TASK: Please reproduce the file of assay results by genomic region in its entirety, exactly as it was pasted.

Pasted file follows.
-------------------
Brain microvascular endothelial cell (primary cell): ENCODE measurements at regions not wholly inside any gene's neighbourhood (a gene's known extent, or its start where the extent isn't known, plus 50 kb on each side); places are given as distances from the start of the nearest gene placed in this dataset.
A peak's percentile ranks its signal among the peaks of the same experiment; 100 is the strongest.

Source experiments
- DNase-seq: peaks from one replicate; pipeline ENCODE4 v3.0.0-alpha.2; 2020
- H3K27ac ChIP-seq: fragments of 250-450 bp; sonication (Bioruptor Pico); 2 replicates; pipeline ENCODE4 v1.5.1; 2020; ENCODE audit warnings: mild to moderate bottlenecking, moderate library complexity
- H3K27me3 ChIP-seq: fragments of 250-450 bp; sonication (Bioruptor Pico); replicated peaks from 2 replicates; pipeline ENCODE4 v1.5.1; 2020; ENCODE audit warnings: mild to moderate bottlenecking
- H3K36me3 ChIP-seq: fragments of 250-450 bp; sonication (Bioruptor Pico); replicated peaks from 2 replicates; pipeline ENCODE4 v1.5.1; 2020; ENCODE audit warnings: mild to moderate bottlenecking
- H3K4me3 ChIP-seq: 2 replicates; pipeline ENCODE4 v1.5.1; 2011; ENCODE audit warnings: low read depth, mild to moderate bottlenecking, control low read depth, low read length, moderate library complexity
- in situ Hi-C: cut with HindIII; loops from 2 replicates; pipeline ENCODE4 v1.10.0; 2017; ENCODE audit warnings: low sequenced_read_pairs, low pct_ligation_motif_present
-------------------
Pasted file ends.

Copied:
Brain microvascular endothelial cell (primary cell): ENCODE measurements at regions not wholly inside any gene's neighbourhood (a gene's known extent, or its start where the extent isn't known, plus 50 kb on each side); places are given as distances from the start of the nearest gene placed in this dataset.
A peak's percentile ranks its signal among the peaks of the same experiment; 100 is the strongest.

Source experiments
- DNase-seq: peaks from one replicate; pipeline ENCODE4 v3.0.0-alpha.2; 2020
- H3K27ac ChIP-seq: fragments of 250-450 bp; sonication (Bioruptor Pico); 2 replicates; pipeline ENCODE4 v1.5.1; 2020; ENCODE audit warnings: mild to moderate bottlenecking, moderate library complexity
- H3K27me3 ChIP-seq: fragments of 250-450 bp; sonication (Bioruptor Pico); replicated peaks from 2 replicates; pipeline ENCODE4 v1.5.1; 2020; ENCODE audit warnings: mild to moderate bottlenecking
- H3K36me3 ChIP-seq: fragments of 250-450 bp; sonication (Bioruptor Pico); replicated peaks from 2 replicates; pipeline ENCODE4 v1.5.1; 2020; ENCODE audit warnings: mild to moderate bottlenecking
- H3K4me3 ChIP-seq: 2 replicates; pipeline ENCODE4 v1.5.1; 2011; ENCODE audit warnings: low read depth, mild to moderate bottlenecking, control low read depth, low read length, moderate library complexity
- in situ Hi-C: cut with HindIII; loops from 2 replicates; pipeline ENCODE4 v1.10.0; 2017; ENCODE audit warnings: low sequenced_read_pairs, low pct_ligation_motif_present